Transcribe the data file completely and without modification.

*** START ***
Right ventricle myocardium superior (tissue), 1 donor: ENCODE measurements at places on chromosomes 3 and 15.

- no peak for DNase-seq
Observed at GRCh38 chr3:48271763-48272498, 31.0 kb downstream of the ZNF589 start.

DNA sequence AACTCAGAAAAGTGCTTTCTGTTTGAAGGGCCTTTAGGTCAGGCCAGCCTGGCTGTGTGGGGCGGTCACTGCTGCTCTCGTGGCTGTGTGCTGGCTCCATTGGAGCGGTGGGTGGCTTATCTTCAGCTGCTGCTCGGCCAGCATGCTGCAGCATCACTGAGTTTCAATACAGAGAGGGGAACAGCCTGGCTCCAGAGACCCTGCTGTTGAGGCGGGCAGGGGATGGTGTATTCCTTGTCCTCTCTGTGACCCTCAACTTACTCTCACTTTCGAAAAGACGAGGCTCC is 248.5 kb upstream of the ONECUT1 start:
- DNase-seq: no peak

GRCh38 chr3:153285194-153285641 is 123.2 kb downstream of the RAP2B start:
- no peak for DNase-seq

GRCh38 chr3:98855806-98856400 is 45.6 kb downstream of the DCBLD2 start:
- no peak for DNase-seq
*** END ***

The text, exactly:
Right ventricle myocardium superior (tissue), 1 donor: ENCODE measurements at places on chromosomes 3 and 15.

- no peak for DNase-seq
Observed at GRCh38 chr3:48271763-48272498, 31.0 kb downstream of the ZNF589 start.

DNA sequence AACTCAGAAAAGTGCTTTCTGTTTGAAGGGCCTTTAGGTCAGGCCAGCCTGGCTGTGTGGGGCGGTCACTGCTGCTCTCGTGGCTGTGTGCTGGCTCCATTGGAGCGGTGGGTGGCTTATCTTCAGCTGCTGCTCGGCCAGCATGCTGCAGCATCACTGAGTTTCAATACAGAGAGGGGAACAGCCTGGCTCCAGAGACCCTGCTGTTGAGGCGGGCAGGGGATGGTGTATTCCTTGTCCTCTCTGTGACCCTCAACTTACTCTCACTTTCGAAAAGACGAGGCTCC is 248.5 kb upstream of the ONECUT1 start:
- DNase-seq: no peak

GRCh38 chr3:153285194-153285641 is 123.2 kb downstream of the RAP2B start:
- no peak for DNase-seq

GRCh38 chr3:98855806-98856400 is 45.6 kb downstream of the DCBLD2 start:
- no peak for DNase-seq